For more information on the new online guide "Get online savvy: a guide for seniors" visit our Lifestyle - technology and the internet page.
The Banking Ombudsman has just published two quick guides on common banking issues.
quick guide on Financial abuse of the elderly
quick guide on common scams affecting bank customers
If you have a problem with something you have bought (either goods or services), the first step is to go back to the person selling the goods or providing the service and complain.
Most traders want the goodwill of their customers and will sort the problem out, however some may be more difficult to deal with.
In New Zealand we have two pieces of legislation that provide consumers with protection.
The Consumer Guarantees Act is about the quality of goods and services. It protects customers from poor quality services and goods that do not meet reasonable expectations.
The Fair Trading Act prohibits false and misleading consumer information that give you a false impression about goods you are buying or services that are being provided. It also
covers unfair practices such as offering prizes
or gifts without intending to supply them or
using physical force, harassment or coercion when supplying goods or services. For more information on the Acts visit the Ministry of Consumer Affairs website.
You may get a Funeral Grant if you are the partner, spouse, child, parent or guardian of the deceased person or are arranging the funeral of someone with no partner, spouse or child
The funeral grant is income and asset tested. The test depends on whether the deceased has a surviving partner or dependant child, or if the deceased is a child.
The deceased person must normally have lived in New Zealand
What the grant covers
- Necessary costs such as Professional services for preparing the body for cremation or burial, eg embalming
- The cost of a casket
- Newspaper notice costs
- Hearse fees
- Compulsory fees for buying a burial plot
- Cremation fees
How to apply
- You will need to complete an application and provide:
- Proof of death, eg a death certificate
- Proof of funeral expenses
- Proof of assets as at the date of death, eg bank statements for all accounts
- Proof of income - if you are the partner or parent of the person who has died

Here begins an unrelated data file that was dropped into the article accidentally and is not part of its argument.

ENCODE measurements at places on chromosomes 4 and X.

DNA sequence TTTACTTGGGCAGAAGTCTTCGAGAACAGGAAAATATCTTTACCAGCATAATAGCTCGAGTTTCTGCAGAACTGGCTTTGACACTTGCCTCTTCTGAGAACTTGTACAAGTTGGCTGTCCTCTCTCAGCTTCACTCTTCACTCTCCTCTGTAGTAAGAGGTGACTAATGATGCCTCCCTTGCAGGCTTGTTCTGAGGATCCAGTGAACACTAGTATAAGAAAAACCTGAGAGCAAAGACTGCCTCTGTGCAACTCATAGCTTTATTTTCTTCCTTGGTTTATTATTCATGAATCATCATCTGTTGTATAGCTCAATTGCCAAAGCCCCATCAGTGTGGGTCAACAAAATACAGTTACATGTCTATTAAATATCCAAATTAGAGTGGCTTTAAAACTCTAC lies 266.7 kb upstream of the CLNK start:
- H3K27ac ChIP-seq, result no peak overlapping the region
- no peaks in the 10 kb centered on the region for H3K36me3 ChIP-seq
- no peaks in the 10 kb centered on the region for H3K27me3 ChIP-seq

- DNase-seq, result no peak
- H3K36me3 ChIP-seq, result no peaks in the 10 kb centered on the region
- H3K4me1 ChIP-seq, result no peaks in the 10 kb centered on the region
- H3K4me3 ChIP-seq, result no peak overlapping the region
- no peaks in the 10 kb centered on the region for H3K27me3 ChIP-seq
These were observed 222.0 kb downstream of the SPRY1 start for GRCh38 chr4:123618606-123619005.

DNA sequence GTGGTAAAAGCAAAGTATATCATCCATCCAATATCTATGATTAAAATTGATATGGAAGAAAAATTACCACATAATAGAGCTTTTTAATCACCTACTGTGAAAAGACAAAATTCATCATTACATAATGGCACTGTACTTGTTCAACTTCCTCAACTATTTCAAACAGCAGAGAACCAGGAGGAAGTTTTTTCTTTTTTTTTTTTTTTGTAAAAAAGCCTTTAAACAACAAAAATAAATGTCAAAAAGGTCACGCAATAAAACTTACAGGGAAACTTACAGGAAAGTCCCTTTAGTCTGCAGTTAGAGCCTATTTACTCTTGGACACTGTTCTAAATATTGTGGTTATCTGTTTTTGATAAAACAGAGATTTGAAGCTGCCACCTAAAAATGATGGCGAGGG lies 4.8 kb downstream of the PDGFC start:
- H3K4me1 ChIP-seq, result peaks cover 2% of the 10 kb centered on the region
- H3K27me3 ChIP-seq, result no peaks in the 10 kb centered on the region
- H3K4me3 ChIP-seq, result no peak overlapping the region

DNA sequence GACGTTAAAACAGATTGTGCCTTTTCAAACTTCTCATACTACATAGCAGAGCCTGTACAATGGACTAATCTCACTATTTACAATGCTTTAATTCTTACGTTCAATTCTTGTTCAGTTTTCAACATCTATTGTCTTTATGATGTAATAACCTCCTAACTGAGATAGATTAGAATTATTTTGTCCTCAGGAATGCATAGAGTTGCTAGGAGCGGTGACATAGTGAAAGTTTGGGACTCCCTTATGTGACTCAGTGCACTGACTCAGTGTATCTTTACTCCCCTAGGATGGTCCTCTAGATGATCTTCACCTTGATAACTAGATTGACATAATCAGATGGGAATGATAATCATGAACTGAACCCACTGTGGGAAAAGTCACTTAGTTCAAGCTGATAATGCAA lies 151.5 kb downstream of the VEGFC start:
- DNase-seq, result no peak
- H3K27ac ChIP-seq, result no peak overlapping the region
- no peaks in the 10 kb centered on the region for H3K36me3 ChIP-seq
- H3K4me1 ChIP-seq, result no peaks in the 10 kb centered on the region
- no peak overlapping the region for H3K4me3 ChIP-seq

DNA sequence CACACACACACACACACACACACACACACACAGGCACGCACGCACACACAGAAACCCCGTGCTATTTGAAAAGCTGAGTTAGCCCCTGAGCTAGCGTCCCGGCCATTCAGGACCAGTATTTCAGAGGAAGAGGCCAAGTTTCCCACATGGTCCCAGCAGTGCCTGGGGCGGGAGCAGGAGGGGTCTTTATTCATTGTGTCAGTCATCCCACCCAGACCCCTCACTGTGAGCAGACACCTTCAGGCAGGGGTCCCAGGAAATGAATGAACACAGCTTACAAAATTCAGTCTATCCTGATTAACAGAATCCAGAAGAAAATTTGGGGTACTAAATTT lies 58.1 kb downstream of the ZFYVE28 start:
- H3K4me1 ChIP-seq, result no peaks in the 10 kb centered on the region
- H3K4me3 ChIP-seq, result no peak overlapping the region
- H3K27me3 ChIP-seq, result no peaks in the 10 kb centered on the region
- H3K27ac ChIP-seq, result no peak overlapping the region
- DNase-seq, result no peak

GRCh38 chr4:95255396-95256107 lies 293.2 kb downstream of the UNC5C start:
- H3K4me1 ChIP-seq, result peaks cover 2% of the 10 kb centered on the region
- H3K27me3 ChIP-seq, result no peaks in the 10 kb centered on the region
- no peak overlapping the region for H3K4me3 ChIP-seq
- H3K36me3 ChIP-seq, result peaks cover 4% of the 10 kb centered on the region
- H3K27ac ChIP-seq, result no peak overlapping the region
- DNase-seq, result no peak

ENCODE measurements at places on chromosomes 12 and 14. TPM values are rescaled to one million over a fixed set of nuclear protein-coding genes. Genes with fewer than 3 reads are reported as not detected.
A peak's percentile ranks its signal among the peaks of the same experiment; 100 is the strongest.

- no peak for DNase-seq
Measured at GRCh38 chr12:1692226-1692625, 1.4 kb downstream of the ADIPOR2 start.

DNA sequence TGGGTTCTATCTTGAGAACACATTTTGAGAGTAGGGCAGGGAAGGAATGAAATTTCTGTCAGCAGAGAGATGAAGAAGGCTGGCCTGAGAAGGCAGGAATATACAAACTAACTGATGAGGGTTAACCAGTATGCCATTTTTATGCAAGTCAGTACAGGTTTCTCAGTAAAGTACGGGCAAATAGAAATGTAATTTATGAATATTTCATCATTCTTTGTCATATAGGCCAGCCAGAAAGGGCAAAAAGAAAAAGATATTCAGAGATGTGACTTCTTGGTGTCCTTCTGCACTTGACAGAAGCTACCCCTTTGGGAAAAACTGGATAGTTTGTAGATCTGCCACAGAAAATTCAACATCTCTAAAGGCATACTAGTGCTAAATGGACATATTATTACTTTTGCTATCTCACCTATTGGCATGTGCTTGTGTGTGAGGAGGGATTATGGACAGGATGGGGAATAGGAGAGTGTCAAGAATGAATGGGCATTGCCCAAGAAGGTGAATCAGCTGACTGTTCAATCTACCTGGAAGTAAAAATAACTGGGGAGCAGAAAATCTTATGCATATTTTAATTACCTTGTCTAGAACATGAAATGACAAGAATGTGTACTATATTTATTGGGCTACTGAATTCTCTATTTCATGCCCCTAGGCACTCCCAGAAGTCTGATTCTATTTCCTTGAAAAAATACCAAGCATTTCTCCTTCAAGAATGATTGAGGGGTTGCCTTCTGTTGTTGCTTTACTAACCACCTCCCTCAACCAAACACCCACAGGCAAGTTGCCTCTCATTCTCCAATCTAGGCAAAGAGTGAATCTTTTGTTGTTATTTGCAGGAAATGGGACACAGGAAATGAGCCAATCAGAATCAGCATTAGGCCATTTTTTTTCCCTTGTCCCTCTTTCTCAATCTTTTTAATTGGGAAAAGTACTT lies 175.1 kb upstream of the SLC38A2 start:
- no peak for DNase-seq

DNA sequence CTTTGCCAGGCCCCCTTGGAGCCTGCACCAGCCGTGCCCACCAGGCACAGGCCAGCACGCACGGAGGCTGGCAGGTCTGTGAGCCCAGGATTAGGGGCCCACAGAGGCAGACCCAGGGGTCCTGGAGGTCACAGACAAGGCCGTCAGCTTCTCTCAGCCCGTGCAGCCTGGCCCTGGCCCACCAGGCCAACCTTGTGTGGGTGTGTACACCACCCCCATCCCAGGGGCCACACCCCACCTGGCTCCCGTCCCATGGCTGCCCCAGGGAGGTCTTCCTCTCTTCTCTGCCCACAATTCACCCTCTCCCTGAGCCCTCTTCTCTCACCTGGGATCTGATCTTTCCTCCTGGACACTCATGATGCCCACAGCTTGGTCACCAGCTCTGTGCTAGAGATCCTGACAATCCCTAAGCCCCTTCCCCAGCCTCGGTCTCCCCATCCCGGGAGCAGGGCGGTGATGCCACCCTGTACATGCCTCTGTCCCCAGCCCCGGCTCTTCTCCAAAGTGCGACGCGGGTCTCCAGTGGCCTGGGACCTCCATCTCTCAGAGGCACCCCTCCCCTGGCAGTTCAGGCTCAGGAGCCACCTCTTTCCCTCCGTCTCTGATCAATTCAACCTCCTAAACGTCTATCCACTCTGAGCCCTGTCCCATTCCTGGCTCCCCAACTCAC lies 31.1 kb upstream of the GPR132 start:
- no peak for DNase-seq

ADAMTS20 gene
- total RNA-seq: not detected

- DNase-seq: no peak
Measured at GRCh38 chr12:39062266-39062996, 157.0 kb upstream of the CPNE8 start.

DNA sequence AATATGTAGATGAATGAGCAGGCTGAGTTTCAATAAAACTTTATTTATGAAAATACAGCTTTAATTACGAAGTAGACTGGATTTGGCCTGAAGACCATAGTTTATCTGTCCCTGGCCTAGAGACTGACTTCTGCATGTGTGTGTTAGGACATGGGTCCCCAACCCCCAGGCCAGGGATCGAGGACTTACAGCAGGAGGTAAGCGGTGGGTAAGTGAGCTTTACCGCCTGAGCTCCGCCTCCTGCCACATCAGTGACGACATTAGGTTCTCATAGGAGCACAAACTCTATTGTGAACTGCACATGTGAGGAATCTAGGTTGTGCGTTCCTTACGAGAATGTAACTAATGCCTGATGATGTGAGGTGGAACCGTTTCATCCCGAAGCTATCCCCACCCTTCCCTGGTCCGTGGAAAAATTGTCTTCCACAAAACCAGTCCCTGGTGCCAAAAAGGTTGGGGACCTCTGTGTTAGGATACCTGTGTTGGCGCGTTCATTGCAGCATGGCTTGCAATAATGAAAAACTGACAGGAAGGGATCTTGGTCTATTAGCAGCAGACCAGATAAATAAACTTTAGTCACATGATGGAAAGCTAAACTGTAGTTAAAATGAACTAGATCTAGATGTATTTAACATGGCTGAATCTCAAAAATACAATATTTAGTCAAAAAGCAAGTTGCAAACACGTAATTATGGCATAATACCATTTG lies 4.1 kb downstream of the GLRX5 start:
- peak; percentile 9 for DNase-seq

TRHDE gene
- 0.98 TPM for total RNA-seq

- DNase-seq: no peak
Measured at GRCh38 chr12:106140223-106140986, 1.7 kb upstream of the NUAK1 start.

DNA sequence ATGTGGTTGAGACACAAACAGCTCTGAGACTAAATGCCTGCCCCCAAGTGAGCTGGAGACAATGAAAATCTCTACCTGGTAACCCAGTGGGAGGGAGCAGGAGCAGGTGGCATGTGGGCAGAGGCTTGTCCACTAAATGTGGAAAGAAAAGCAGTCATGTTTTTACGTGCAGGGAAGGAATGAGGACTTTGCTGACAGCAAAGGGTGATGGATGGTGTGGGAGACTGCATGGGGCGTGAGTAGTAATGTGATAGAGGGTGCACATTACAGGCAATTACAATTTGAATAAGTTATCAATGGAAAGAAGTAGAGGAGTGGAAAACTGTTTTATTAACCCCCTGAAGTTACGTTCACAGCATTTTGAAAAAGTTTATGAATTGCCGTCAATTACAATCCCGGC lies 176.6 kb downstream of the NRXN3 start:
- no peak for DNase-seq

- Identification for yourself
Contact Senior Services 0800 552 002 for more information or visit the Work and Income New Zealand website
For information on planning a funeral visit the Funeral Director's Association of New Zealand website.
Valuing Age - The economic contribution of older New Zealanders
This is an A3 flyer
complied by Age Concern New Zealand that illustrates with the use of graphs the economic contribution of older New Zealanders. You can download a copy here.
Businesses ignore New Zealand's ageing workforce
A recent survey carried out as part of the Retirement Commissioner's review of retirement income has found that the number of New Zealanders working past 65 has increased but most businesses are not geared up for them. It found 83% have no policies or strategies in place for workers aged over 50.
And it doesn’t matter what sort of work they do: the results for those engaged in manual work, such as farming and forestry, were no different to those in manufacturing or the service sector.
Nor does the size of the organisation make any substantial difference: large workplaces are doing no better than small businesses. For more information and to view the survey visit Commission for Financial Capability.
Websites of Interest
- Work and Income New Zealand
- Guardian Trust
- Public Trust
- Sorted is the Retirement Commission site that helps you plan and sort out the relevant money matters. Sorted Money week 'Resilience: Weathering the Storms!' is in September - they will be adding 2018 Money Week initiatives and events so keep checking their website for update.
- SuperSeniors - Enduring Power of Attorney - protect your future
- Consumer Financial Protection Bureau is an American website with resources for the financial potection of older people